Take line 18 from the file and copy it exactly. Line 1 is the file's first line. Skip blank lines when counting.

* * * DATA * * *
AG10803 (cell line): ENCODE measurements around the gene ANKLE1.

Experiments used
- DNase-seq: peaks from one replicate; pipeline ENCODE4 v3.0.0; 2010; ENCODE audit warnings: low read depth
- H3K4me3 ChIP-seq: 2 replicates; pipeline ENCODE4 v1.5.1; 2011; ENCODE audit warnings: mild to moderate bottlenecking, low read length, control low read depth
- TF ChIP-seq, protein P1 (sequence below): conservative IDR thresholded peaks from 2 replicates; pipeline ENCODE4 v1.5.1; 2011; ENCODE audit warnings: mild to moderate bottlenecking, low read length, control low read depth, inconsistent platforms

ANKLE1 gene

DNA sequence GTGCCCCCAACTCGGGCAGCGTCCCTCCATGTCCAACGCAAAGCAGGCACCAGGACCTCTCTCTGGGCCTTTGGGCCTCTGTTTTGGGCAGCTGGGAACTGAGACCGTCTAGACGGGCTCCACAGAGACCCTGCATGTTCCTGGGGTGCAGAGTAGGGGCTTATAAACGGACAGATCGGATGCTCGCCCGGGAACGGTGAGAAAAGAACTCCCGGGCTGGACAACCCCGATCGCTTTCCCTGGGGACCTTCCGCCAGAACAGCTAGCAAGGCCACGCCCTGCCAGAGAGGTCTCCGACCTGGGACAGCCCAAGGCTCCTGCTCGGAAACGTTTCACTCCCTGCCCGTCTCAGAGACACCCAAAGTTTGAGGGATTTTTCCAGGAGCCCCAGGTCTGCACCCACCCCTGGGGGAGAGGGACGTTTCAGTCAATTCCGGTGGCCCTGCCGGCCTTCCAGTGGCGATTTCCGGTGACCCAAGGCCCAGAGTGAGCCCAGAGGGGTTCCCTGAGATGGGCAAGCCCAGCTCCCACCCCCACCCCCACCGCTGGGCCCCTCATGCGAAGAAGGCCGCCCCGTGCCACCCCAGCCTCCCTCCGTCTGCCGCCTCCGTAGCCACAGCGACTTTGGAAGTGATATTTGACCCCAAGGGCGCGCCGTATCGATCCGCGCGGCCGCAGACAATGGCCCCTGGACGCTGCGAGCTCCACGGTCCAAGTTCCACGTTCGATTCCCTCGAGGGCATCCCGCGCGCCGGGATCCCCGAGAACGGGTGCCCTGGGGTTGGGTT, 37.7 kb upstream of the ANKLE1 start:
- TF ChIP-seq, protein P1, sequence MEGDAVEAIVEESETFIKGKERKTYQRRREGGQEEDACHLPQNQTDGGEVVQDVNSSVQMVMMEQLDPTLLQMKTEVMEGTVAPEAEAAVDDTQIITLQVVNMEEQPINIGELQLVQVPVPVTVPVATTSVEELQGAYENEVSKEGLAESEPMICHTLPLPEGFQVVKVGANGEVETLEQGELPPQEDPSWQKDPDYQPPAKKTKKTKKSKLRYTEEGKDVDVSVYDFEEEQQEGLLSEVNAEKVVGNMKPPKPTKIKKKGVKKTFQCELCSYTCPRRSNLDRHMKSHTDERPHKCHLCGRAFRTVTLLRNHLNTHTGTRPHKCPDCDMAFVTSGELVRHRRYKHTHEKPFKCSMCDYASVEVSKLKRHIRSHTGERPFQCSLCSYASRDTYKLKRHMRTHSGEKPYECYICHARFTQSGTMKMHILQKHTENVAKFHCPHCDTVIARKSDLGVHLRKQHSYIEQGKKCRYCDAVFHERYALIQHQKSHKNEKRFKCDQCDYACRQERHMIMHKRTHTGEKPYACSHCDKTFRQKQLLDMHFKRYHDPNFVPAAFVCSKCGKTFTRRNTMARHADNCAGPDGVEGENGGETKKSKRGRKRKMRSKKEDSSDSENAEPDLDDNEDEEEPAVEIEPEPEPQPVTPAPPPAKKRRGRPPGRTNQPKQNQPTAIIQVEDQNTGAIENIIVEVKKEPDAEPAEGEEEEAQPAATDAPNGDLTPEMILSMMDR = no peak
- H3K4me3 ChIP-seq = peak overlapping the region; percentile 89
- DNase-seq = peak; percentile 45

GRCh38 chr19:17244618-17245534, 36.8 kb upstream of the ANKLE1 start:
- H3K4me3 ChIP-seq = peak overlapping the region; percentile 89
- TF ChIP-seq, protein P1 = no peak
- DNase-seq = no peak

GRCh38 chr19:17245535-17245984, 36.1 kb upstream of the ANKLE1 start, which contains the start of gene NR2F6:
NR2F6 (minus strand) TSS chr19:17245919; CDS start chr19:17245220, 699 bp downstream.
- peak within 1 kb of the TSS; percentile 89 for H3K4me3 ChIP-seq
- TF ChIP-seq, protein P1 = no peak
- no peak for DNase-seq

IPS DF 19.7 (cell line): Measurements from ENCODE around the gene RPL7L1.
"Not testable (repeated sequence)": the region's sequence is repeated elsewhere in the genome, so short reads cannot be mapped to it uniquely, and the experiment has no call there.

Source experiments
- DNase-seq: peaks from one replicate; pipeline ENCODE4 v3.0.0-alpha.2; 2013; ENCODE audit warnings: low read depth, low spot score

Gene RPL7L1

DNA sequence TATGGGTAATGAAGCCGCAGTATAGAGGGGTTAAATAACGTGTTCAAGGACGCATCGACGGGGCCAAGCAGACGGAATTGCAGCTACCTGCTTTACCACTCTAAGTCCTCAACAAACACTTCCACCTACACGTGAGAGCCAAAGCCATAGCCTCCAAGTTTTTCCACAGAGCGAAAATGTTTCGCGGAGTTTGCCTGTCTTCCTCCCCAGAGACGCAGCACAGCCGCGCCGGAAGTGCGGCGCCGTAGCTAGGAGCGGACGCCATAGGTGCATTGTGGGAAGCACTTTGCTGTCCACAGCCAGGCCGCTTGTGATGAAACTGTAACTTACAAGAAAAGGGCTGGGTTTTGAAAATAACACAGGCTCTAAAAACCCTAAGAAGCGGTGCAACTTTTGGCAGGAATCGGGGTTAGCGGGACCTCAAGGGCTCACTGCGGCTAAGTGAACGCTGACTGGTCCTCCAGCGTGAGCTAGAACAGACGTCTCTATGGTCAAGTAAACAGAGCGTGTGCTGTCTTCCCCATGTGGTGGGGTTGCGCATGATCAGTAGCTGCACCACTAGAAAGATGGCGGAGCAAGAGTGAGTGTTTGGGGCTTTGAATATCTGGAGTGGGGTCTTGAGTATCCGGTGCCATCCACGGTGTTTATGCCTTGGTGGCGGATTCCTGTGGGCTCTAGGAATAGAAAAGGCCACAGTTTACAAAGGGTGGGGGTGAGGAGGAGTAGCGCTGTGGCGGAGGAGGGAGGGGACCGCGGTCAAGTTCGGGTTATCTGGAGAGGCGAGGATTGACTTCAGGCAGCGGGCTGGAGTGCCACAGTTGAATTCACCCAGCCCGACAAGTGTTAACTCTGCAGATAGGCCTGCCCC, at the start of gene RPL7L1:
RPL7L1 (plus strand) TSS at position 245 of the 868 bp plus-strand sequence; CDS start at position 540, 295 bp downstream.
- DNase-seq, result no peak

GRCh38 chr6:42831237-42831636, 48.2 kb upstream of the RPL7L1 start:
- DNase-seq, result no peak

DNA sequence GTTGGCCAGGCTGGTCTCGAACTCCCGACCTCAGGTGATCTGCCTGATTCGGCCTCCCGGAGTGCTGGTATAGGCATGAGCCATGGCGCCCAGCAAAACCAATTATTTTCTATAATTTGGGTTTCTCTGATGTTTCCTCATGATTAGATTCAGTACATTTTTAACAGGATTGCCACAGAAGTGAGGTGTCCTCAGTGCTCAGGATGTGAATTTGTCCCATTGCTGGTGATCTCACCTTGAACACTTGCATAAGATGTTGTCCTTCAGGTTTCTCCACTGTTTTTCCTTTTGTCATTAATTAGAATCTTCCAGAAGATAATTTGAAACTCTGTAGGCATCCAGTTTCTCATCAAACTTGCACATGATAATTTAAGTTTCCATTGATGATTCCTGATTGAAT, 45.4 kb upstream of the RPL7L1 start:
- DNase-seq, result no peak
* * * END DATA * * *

- TF ChIP-seq, protein P1 = no peak